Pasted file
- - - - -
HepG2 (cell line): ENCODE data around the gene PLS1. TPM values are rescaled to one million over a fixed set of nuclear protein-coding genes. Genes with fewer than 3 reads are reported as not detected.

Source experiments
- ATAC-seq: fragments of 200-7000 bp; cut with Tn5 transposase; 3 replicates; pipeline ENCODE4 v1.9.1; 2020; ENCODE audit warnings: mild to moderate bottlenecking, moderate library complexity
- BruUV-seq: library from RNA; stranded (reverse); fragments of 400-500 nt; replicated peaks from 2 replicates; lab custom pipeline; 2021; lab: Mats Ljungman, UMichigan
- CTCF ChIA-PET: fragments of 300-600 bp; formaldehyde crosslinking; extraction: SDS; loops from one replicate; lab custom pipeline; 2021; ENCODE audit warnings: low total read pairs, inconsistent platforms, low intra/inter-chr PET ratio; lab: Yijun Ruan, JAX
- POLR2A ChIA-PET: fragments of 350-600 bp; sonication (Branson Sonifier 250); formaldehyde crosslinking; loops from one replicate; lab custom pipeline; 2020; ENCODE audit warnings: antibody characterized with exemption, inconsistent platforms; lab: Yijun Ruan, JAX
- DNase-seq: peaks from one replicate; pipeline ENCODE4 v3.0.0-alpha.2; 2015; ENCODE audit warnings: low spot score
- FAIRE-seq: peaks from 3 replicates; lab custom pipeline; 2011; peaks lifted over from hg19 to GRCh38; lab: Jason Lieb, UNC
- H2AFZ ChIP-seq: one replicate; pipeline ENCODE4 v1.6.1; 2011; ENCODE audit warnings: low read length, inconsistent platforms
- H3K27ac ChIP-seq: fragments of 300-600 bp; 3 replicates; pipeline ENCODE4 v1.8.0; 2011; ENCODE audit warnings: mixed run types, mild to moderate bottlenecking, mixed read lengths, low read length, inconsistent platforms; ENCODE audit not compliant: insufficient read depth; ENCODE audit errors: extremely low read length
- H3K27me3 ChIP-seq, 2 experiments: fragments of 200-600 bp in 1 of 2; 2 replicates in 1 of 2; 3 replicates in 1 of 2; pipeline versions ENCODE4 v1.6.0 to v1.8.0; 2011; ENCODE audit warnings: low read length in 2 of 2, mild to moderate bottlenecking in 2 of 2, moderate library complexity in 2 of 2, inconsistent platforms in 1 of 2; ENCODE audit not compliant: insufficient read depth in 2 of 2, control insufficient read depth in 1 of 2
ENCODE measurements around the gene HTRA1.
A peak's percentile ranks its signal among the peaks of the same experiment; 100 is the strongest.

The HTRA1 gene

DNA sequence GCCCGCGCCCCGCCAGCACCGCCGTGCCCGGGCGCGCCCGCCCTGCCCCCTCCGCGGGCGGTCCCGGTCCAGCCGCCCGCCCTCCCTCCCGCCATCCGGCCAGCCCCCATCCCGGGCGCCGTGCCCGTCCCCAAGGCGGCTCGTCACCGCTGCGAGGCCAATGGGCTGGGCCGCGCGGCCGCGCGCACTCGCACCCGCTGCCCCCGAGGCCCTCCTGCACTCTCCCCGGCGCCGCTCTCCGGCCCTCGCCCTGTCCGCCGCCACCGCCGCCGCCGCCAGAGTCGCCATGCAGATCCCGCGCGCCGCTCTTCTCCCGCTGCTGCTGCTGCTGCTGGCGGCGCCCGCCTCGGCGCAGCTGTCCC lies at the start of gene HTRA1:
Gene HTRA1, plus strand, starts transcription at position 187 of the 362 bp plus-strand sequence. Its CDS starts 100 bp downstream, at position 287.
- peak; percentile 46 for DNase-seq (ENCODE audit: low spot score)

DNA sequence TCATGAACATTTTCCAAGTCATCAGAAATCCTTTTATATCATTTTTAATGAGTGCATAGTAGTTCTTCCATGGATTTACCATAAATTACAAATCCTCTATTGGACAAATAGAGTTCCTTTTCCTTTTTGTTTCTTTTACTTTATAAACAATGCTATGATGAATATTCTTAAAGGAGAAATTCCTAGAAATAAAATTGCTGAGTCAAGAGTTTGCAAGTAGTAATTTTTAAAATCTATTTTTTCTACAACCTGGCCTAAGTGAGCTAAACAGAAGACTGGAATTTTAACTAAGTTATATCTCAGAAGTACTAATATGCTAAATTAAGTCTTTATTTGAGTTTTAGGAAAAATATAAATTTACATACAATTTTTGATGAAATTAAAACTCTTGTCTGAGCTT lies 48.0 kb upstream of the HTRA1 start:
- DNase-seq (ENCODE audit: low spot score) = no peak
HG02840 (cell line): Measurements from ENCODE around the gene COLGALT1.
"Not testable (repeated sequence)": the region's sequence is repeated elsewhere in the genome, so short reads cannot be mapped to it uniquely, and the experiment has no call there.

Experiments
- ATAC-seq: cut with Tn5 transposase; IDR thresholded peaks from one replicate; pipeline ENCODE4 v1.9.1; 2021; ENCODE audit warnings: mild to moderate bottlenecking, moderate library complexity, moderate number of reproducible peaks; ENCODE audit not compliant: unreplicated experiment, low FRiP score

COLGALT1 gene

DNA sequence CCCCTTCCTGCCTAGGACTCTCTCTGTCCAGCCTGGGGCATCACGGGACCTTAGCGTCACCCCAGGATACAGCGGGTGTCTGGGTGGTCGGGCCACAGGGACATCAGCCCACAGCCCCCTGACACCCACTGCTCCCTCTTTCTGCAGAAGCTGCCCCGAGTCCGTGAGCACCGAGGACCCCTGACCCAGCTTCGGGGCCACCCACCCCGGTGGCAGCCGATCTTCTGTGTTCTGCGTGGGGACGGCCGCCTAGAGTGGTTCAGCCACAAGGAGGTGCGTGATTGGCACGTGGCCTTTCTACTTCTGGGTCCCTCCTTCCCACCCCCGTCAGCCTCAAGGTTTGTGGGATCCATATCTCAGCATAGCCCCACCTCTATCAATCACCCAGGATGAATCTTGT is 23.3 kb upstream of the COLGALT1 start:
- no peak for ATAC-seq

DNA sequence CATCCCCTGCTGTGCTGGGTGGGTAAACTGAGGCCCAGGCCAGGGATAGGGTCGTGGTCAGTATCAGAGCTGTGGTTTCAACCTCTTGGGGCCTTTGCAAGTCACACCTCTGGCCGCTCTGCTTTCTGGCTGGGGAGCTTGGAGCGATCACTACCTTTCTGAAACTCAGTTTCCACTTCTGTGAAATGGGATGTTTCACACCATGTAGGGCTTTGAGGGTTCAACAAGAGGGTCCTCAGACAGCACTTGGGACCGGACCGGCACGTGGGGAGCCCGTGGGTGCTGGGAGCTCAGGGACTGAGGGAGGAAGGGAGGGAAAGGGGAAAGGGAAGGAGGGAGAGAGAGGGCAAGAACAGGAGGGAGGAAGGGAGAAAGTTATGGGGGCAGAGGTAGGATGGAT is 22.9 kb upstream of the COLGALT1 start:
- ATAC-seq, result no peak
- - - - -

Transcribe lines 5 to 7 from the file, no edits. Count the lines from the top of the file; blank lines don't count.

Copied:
- CTCF ChIA-PET: fragments of 300-600 bp; formaldehyde crosslinking; extraction: SDS; loops from one replicate; lab custom pipeline; 2021; ENCODE audit warnings: low total read pairs, inconsistent platforms, low intra/inter-chr PET ratio; lab: Yijun Ruan, JAX
- POLR2A ChIA-PET: fragments of 350-600 bp; sonication (Branson Sonifier 250); formaldehyde crosslinking; loops from one replicate; lab custom pipeline; 2020; ENCODE audit warnings: antibody characterized with exemption, inconsistent platforms; lab: Yijun Ruan, JAX
- DNase-seq: peaks from one replicate; pipeline ENCODE4 v3.0.0-alpha.2; 2015; ENCODE audit warnings: low spot score